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Avoid Holiday Food Traps

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Dear Dr. Levister: The holidays are a time of stress and anxiety. My biggest fear is overeating. What can I do to cope?” Debbie

Dear Debbie: 'Tis the season to feast with family, friends, coworkers and the like.

Thanksgiving is the unofficial kickoff to holiday indulgence and overeating.

Holiday stress is as common as holiday blues. The holidays can emphasize feelings of isolation and loneliness -- which can cause us to eat to deal with the pain -- and leads to fattening results.

There are many reasons we overeat during the season of celebration.

Preparation for the holidays exacerbates everyday stress by adding more social obligations, financial pressures and time constraints. Stress can also accumulate from family members or expectations to have a great time at parties.

Even if you're having a great time, it's easy to lose track of calories. Social pressure from "food pushers" may be difficult to manage without hurting their feelings, or you feeling guilty. And if you think New Year's resolutions will eliminate those extra pounds, think again! Most weight loss resolutions don't last.

So, what can we do to manage our cravings, stress and avoid weight gain during this time of caloric bombardment?

Allow yourself to have anything and everything you want to eat, but become a conscious food manager. Eat seasonal foods you aren't likely to eat during the rest of the year -- For example, choose squash pudding instead of eating bread with butter.

Politely insist on serving yourself. Take very small portions, eat slowly, and pay close attention to taste and cues of becoming full. Leftovers are either wasted in the garbage or wasted on your body, and the former is much less fattening! Handle well-intentioned hosts who continually offer more food by showering them with compliments and appreciation.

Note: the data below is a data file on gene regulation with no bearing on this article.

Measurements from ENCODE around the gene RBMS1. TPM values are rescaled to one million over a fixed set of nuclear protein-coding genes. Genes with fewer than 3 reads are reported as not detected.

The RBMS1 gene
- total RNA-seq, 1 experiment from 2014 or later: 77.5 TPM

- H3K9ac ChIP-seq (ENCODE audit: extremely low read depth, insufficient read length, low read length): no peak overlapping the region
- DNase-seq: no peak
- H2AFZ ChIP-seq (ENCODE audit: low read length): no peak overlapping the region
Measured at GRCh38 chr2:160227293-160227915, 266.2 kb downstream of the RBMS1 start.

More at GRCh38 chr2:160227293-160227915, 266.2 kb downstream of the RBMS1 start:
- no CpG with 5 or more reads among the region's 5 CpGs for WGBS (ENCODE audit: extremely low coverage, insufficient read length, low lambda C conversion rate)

Know Your Limits. Fats are fattening, eat nuts one at a time, eliminate some crusts on pies, and limit the alcohol, sodas and eggnog.

Continue to exercise by adapting to the season. Try a family activity or work out inside, run up and down stairs, or sneak away to the gym, even for 20 minutes! Minimize calories throughout the day or week by having low calorie nutrition bars or a glass of a low calorie nutritional drink. Doing this before going to events can help you avoid food traps.

Try to become your own best friend by soothing yourself with kind words, instead of beating yourself up for overindulging or not meeting increased demands. Find support from family and friends.

Make the holidays a time of sharing. If you’re inclined to bake holiday deserts, think of donating to a shelter or nursing home. Remember, deprivation as well as over-indulgence can sabotage any reasonable plan, so enjoy responsibly. Happy Holidays!

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